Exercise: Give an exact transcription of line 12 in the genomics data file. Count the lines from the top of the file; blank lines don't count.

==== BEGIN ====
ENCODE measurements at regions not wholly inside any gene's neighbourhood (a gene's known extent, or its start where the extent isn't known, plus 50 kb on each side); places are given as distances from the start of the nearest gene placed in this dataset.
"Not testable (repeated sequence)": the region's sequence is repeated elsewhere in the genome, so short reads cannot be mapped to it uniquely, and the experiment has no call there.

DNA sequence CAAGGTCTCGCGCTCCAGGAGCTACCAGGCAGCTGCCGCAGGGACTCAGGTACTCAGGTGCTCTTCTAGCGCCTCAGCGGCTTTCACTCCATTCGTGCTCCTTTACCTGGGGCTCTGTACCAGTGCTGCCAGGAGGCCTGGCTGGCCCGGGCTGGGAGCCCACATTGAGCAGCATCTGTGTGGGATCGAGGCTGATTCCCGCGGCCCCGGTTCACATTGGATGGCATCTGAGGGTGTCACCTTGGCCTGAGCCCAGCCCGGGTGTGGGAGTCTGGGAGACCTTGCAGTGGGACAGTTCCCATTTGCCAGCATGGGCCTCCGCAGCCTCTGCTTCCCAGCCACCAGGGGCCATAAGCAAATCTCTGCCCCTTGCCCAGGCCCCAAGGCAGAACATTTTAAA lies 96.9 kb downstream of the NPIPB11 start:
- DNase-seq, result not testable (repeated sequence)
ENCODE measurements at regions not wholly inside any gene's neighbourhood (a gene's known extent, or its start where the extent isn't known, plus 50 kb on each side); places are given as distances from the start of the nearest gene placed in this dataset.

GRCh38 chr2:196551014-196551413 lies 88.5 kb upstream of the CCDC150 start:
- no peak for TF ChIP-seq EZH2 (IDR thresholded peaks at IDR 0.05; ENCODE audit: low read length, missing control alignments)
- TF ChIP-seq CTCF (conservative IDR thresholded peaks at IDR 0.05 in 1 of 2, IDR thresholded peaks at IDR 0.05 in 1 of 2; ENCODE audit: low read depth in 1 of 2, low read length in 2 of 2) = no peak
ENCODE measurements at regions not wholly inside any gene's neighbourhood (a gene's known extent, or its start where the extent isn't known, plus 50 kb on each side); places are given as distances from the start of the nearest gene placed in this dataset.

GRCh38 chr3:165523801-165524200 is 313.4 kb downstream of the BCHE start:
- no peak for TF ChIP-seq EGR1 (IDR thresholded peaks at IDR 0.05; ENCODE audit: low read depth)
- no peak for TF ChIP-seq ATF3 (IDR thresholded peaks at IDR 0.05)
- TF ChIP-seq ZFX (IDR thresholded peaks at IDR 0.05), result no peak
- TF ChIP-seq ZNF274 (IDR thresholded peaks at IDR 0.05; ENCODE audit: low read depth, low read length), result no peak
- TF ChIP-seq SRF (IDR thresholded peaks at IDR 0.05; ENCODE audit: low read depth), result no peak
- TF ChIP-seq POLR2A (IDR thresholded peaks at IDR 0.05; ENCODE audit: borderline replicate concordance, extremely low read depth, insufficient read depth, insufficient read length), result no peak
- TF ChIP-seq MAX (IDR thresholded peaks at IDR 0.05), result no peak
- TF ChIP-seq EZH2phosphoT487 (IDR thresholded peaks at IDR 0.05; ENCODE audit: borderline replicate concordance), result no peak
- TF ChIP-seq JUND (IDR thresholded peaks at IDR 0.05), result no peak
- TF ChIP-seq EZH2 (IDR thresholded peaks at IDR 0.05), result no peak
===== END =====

- no peak for TF ChIP-seq ATF3 (IDR thresholded peaks at IDR 0.05)